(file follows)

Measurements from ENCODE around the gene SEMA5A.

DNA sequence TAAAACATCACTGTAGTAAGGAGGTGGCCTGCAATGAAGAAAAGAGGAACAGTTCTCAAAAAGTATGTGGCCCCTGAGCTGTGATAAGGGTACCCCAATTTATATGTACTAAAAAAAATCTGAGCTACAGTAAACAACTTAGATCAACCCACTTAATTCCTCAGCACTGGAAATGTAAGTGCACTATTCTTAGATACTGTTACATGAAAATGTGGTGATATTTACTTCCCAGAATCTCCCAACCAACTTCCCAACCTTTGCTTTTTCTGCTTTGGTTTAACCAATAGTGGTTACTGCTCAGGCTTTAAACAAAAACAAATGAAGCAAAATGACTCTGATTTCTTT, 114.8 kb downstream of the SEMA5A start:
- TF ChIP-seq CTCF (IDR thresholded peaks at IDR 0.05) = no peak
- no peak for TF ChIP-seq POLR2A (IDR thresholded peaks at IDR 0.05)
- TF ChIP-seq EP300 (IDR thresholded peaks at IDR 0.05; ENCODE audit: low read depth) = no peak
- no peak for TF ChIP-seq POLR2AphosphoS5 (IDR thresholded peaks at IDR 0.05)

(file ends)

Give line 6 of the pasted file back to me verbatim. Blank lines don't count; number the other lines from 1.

- no peak for TF ChIP-seq POLR2AphosphoS5 (IDR thresholded peaks at IDR 0.05)